I am afraid it may be a bit boring to read, so my apologies in advance, if that's the case, but I am intending to post at the end of each day (or beginning of the following one) with a summary of my meal plan, the costs involved and recipes that I've devised or altered, to fit, or get round the demands of the challenge as well as any reflections as I go along. That is in part a kind of accountability exercise that I think will help to motivate me sticking to it, if the going gets, er, hungry! I'm also keen to record the minutiae of the challenge on a day to day level for my own retrospective reading and analysis.
So the first of these daily posts will be at the end of the week. I am also planning to do a kind of round-up post after the end of the challenge, with a collection of tips and tricks for future reference both for myself, should I be so rash as to undertake a repeat exercise, and in case anyone else might find them useful, either on a similar challenge or just generally. Thereafter normal, intermittent blogging service will resume!
Meanwhile, my preparations have been focussed this last week on ...
... some foraging...
Not for nettles which, as you will know if you read my Cucina povera post, were unceremoniously evicted before I could get to them, but for dandelions.
I always knew you could eat the leaves - they're good added with other wild green leaves to soup as their strong flavour gets muted by the heat and other ingredients but raw and travelling solo, they're quite bitter, so a few go a long way in salad.
There 's a lovely passage about a dandelion leaf salad in Serge Krebs' novel, "Aux Mains de l'Ennemi", (In Enemy Hands"), in which an English and a German soldier, Edward and Hans, strike up an unlikely friendship when they inadvertently cross one another's path behind the trenches in northern France. Edward, is wounded in the initial encounter and the pair lie up for a while in the strange territory of no-man's land, finding shelter in the abandoned farmhouses that litter the landscape. Food is scarce and they have to live off whatever they can find, mostly "pommes flétries" (withered apples) and dried up, old onions. After some days of this fare, Hans suggests collecting dandelion leaves for "une salade de pissenlits", which still grow in profusion, despite the ravages of artillery bombardment. Edward is very suspicious as to the edibility of dandelion leaves but Hans assures him that "les Français s'en raffolent" ("the French enjoy them") and that "ils sont pleins de vitamines".
Anyway, there's nothing else to hand so they pick a big bagful and hit on the bright idea of raiding the kitchen cupboards of the abandoned mill where they're holed up, for the sour dregs of a bottle of vinegar to dress the bitter leaves. On its own, the vinegar makes the leaves barely palatable but one idea leads to another and incurring very considerable risk for the sake of their precious salad, they leave the relative safety of their hiding place and manage to get hold of a bottle of oil from the cellar of another abandoned farmhouse. The bottle is almost empty and the oil that is left is turning rancid but there's enough to dress the leaves along with the vinegar and they feast incongruously but triumphantly on the results. I think you would need to be pretty hungry to enjoy this - I am hoping I will not find myself in that scenario this coming week! - but there's something very appealing about the foraged meal and the delight with which it is eaten. Bitter and tough though the leaves must have been despite the make-shift dressing, in the circumstances, the salad is a defiant and stylish solution to "ventres crispés par la faim" ("stomachs cramped with hunger").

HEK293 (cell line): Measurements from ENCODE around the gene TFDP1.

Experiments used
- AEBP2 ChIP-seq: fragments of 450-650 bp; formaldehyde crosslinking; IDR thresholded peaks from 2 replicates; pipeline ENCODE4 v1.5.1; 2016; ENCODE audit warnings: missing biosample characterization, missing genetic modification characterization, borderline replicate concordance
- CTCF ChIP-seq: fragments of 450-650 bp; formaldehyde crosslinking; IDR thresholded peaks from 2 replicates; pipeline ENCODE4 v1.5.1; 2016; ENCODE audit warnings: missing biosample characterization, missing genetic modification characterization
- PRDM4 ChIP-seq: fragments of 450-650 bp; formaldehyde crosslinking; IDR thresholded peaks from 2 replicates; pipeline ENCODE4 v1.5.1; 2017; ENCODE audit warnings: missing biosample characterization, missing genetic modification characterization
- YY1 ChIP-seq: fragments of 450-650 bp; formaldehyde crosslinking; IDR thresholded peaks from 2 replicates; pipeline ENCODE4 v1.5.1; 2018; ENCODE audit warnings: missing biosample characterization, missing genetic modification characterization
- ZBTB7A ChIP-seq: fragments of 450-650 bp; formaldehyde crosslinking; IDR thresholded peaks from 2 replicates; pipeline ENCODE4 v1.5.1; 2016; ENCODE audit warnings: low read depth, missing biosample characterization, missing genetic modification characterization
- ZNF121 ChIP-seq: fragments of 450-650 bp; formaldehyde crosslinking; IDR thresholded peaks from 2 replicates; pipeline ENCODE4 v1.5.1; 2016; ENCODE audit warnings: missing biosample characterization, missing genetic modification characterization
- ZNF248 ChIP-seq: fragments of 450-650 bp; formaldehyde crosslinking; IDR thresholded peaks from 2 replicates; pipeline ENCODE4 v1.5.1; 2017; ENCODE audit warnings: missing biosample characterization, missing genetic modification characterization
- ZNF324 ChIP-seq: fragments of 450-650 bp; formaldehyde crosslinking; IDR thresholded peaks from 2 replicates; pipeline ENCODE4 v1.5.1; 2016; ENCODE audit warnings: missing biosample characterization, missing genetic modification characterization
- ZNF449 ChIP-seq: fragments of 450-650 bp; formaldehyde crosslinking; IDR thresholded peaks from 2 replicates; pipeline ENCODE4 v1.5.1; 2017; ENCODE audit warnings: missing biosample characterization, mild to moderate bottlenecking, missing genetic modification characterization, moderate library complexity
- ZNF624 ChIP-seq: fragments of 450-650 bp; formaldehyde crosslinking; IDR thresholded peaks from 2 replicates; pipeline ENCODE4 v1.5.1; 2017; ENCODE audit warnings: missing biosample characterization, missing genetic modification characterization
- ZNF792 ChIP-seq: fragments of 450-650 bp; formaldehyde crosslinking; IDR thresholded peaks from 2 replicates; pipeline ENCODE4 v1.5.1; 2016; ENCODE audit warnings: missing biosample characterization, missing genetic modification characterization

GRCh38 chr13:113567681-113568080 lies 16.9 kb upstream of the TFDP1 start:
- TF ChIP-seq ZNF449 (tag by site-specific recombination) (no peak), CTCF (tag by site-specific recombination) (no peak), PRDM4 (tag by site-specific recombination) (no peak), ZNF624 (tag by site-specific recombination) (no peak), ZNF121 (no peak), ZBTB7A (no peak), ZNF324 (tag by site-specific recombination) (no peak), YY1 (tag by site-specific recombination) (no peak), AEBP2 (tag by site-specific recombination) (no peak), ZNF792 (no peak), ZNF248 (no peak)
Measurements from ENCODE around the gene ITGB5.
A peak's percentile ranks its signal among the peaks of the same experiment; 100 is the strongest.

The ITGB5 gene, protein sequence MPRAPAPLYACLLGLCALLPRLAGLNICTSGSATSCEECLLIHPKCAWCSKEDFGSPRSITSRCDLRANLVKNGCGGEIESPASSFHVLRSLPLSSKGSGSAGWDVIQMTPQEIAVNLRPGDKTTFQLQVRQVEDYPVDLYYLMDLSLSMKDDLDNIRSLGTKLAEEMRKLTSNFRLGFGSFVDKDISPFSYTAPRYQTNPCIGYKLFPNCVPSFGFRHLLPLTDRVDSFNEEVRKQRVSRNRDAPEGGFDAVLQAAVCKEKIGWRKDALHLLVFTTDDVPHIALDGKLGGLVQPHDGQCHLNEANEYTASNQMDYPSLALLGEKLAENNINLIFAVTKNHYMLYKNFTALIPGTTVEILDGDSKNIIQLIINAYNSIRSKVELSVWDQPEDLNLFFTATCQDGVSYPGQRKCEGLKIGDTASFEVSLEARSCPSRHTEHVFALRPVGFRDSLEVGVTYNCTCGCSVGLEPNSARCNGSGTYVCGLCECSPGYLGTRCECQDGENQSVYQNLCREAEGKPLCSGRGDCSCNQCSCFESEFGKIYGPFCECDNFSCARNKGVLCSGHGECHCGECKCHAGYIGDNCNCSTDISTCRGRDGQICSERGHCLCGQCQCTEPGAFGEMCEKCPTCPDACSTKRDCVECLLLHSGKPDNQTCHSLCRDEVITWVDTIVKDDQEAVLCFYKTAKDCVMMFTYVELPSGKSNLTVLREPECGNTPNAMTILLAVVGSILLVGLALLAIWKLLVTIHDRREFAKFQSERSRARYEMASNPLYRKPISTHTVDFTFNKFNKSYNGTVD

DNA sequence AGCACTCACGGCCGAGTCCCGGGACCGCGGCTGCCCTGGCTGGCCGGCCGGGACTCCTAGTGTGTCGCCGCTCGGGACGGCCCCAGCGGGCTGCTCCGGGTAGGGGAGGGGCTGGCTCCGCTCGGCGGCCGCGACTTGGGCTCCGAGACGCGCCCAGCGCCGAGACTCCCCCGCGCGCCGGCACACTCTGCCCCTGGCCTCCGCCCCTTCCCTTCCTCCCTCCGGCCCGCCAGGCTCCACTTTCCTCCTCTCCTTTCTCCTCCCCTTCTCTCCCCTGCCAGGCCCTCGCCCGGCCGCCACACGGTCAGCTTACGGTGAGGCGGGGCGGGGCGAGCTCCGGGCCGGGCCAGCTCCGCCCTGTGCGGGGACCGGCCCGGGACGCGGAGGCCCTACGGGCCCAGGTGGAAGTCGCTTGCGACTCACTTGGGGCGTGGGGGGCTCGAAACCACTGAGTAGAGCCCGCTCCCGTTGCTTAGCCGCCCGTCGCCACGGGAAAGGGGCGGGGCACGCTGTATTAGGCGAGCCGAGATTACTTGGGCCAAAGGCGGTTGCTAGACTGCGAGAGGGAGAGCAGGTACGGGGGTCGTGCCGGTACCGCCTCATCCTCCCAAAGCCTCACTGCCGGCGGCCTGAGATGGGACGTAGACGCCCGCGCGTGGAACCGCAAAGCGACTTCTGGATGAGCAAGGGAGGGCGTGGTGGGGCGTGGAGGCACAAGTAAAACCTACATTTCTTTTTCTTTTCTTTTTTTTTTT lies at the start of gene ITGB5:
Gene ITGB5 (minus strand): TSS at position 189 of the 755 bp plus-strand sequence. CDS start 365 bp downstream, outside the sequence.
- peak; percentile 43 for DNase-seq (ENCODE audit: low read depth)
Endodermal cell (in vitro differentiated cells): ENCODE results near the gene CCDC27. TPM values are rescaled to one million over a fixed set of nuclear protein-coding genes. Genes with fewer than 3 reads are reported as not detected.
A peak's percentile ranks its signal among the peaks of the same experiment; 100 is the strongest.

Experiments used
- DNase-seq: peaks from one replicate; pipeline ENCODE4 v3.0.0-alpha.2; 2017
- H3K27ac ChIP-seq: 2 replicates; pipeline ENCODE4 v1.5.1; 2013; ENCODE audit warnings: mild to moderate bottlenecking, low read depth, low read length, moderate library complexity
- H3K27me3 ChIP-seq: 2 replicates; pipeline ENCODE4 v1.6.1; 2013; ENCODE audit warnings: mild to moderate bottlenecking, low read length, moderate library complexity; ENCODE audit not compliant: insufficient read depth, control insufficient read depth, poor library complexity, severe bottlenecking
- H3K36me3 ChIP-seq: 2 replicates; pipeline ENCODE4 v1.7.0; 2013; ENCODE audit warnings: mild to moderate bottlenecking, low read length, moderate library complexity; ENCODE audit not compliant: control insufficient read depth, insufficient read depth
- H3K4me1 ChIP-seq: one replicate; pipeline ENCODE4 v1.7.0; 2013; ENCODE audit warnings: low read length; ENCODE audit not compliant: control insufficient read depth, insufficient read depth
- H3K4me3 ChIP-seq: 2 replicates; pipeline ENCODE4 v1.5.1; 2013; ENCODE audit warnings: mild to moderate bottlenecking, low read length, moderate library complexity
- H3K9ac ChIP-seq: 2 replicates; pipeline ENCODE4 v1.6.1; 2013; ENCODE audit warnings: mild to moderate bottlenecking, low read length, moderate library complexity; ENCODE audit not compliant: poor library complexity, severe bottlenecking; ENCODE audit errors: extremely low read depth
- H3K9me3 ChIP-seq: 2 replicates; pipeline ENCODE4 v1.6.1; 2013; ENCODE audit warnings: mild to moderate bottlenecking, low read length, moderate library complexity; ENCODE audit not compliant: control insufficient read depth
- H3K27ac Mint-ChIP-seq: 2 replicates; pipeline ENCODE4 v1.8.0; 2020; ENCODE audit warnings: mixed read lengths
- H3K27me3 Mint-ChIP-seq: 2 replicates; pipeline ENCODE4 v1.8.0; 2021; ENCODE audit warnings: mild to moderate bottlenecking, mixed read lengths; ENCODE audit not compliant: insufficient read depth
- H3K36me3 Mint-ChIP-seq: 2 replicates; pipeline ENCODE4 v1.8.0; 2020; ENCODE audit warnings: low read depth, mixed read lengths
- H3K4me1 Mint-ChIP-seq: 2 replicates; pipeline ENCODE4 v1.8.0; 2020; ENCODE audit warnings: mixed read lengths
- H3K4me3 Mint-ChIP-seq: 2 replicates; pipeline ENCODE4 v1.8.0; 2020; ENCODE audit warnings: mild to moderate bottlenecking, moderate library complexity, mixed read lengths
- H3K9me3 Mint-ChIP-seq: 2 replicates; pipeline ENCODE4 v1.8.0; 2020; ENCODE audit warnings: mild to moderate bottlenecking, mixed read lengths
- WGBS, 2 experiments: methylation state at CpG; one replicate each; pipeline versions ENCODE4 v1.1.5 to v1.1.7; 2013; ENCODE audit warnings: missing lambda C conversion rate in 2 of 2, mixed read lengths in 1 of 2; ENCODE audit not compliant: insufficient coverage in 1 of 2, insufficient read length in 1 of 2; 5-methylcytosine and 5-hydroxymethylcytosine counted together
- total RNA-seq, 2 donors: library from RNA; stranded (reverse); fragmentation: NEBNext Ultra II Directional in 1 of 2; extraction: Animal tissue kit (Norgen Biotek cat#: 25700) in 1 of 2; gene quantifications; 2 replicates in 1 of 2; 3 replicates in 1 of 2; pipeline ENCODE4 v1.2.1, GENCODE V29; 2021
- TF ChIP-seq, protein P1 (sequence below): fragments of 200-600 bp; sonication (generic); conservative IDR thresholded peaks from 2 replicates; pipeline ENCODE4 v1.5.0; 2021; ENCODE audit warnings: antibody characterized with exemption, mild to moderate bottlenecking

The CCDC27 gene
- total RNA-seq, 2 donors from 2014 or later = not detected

Sorry - I am digressing; back to real life! While, as I say, I knew that the leaves were edible and also that you can eat the root of the plant - in hard times people have made a kind of ersatz coffee from dandelion root - I didn't know that you can also eat the flowers, but, to my surprise, I learn that you can.
I usually have a spoonful of maple syrup on my everyday porridge. I adore maple syrup and have to ration myself as, even away from a £1-a-day food challenge, pure maple syrup is very expensive. Even a single teaspoonful was off limits for the challenge however, so I toyed with possible alternatives - a teaspoon of soft brown sugar from Aldi would be OK, as would a teaspoonful of Aldi honey, which is ridiculously cheap compared with the price of honey elsewhere. And then I came across the idea of "cramaillotte" or "dandelion honey".
"Cramaillotte" is not a true honey, as made by honeybees, but something that tastes most disconcertingly like it, made from dandelion flowers, sugar and some citrus fruit. I was almost too late - the lawn and flower-beds have been covered in bright yellow dandelion flowers (hurray for lazy gardening!) and I thought it would be an easy matter to pick plenty. But dandelions only flower with their glorious, yellow, pom-pom heads for three days and then the golden petals turn, to the characteristic puffy seed-heads and when I went out into the garden, full of optimism, I found a sea of fluffy clocks and not nearly so many golden heads as there had been only a few days previously. I moved fast and gathered all I could find and added a few more from a bank down the lane that seemed reasonably clear of the possibility of contamination, either from traffic or dogs. There were just enough flower-heads to have a go at this recipe if I scaled back the quantities to ⅓ of the orginal. Phew!
"Cramaillotte" originates in the Franche-Comté region of Eastern France. There's not much you can teach traditional French countryfolk about thrift (my mother always tells me that it is our French peasant ancestry that encourages any thrifty family tendencies!) and this recipe is a good example of that. It's extremely good and the funny thing is that "cramaillotte" tastes exactly like real honey, even though it isn't, if you see what I mean. If you are reading this and there are still dandelions out there in your garden to gather, I encourage you to lose no time in so doing! You will not regret it.